December 15, 2009

Social networks roll out the changes

Some interesting changes happening at Twitter and LinkedIn at the moment, which give a hint of where both social networks are heading in the New Year.

Twitter has announced on its official blog it is to begin beta testing a new business feature called ‘Contributors’. It is not yet clear if this is one of the paid-for tools Twitter will be charging for at some point.

The new tool is designed to enable businesses to deepen their engagement with users through more authentic conversations.

It also allows those organisations to manage multiple contributors to their account, a step towards tidying up the sometimes messy, inefficient way in which companies tweet across a multitude of official and personal Twitter accounts.

The feature appends the contributor’s username to the tweet byline, making the business to consumer communication more personal; so that users know more about the real people behind organisations.

A pretty simple change, but a powerful one nonetheless. If you’re communicating with the customer services department of a retailer, it’s far more reassuring to talk to a name rather than an amorphous, impersonal company name.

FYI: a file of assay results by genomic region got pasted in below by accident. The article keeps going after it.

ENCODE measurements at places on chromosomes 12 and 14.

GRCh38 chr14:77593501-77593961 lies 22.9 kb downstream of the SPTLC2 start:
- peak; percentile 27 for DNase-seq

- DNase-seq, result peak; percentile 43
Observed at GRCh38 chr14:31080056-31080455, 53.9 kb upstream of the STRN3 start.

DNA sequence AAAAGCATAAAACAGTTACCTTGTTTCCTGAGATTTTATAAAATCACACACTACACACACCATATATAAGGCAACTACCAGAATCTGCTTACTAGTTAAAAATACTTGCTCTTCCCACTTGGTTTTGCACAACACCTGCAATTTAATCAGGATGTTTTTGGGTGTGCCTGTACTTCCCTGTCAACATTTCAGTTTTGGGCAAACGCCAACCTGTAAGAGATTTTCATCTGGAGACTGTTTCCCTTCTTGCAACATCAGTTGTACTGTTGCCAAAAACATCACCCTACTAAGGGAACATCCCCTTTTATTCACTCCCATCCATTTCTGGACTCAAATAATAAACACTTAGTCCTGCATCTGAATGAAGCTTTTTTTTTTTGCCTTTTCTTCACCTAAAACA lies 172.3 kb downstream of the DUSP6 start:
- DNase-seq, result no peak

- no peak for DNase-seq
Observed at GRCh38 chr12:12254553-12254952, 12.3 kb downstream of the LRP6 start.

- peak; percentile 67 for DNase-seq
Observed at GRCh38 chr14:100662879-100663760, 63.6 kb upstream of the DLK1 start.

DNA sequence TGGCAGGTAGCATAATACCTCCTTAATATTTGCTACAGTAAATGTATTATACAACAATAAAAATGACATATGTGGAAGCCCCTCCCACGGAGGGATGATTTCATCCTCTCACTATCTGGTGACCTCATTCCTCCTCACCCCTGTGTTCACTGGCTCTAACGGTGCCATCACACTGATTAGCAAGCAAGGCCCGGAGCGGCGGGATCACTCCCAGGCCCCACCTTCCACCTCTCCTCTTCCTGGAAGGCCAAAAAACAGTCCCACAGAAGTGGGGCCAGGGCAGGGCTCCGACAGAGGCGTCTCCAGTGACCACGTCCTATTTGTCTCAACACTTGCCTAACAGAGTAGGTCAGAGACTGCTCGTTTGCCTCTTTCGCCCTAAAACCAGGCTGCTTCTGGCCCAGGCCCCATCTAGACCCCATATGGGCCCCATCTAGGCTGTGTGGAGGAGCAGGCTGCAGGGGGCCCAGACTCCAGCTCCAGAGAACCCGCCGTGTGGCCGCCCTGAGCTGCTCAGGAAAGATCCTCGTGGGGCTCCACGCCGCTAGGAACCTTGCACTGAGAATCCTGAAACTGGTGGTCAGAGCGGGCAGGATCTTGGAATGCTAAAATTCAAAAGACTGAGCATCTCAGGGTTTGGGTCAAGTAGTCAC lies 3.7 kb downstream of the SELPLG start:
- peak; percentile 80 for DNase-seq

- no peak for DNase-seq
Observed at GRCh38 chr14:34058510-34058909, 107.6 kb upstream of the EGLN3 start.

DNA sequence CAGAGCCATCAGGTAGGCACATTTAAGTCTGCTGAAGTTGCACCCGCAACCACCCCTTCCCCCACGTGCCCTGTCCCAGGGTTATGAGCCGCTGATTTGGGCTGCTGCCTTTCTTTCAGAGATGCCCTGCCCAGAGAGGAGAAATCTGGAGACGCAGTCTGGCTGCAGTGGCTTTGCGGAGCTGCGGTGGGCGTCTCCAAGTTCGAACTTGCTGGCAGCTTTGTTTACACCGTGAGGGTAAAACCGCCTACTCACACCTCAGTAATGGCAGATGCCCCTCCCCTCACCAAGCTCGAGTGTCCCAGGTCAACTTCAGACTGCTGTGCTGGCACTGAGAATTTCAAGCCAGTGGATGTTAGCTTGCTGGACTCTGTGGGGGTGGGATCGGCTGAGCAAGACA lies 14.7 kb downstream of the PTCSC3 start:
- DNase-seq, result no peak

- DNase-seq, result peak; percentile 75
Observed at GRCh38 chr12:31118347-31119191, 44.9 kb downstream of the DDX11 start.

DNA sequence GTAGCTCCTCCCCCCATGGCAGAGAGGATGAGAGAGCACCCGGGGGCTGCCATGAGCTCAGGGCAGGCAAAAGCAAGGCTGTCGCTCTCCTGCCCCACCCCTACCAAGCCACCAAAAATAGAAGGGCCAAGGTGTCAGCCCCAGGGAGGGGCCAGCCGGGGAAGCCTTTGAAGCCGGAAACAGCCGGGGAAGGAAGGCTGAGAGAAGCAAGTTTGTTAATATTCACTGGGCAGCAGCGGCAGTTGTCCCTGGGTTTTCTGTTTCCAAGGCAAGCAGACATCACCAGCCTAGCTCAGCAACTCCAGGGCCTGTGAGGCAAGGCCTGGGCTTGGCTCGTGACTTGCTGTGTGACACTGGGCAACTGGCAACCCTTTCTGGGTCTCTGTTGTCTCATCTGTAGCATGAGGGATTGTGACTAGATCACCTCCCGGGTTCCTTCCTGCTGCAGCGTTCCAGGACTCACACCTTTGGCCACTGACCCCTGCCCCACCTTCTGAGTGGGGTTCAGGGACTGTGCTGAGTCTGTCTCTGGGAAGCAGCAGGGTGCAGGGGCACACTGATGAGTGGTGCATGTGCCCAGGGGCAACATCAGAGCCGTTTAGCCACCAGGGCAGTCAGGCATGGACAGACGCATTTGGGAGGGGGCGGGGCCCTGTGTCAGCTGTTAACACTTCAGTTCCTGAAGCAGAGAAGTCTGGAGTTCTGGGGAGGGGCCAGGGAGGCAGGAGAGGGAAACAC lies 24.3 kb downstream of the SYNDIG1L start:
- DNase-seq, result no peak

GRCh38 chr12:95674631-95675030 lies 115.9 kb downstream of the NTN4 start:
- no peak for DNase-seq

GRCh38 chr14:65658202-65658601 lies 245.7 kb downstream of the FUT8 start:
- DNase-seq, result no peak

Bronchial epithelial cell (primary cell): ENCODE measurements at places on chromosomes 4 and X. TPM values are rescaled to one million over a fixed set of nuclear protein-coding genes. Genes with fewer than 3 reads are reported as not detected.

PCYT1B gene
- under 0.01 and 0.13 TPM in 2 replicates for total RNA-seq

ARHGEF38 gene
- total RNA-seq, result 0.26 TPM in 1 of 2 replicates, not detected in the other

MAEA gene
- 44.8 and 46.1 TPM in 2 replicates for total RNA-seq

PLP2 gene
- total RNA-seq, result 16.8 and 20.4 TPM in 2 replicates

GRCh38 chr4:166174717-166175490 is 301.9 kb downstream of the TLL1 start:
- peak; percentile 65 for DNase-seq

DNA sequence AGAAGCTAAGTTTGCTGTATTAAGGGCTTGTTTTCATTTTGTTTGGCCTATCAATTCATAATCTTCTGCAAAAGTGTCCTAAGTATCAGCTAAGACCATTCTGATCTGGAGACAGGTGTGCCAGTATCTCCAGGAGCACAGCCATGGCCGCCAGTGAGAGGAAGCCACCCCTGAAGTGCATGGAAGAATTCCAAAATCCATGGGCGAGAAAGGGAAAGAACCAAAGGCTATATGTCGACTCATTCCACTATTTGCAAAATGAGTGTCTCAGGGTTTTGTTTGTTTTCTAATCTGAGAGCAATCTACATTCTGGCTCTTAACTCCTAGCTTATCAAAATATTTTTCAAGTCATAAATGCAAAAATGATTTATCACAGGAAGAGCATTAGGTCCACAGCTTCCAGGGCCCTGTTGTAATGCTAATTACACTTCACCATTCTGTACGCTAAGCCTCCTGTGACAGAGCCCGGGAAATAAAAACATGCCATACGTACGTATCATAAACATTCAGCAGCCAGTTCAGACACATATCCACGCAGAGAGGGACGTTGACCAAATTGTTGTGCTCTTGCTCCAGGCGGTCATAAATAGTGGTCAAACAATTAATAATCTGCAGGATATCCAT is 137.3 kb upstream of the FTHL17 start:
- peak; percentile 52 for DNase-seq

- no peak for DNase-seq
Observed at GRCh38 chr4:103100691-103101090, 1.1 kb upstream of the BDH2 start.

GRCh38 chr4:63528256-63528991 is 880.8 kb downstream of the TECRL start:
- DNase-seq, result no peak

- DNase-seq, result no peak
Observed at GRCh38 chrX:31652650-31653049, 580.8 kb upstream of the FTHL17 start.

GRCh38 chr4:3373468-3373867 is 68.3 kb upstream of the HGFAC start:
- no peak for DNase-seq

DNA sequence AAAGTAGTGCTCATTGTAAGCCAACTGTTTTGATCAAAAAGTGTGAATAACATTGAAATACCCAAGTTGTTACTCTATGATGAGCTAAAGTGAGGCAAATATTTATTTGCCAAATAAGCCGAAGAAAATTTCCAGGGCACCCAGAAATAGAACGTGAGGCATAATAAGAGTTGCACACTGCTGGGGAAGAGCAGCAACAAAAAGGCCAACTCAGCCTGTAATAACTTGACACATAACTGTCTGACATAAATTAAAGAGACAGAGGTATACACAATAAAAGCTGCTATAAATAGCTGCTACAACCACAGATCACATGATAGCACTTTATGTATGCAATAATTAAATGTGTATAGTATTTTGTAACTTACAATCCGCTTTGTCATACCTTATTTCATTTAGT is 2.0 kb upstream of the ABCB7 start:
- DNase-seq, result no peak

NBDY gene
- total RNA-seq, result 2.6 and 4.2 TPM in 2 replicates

And if you need to restart the conversation at some point, isn’t it great to have a real name to pick things up with again? For those who fear Twitter is in danger of being hijacked by faceless PRs and corporate entities, it’s also a way to circumnavigate that particular problem.

‘Contributors’ might also have a useful application in the marketing strategies of the major political parties, with a General Election looming, perhaps as soon as March if Gordon Brown calls a snap Election.

LinkedIn has also announced its own improvements via the official blog – introducing changes to its people search platform. ‘Faceted Search’ enables a user to slice and dice the 50m profiles based on 8 facets: current company, past company, location, relationship, location, industry, school, and profile languages.

LinkedIn can feel quite closed compared to other social networks, which in a way is the point, given it’s based around work connections. Not everyone wants to reveal their contacts to all and sundry, but the new feature should make using the network more productive, intuitive and efficient.

And from an advertiser point of view, the more targeted LinkedIn becomes, the more valuable it becomes as an advertising platform.

Taken together with the recent announcement by Google to incorporate real-time search results from social networks into its results pages, interesting times ahead appear guaranteed.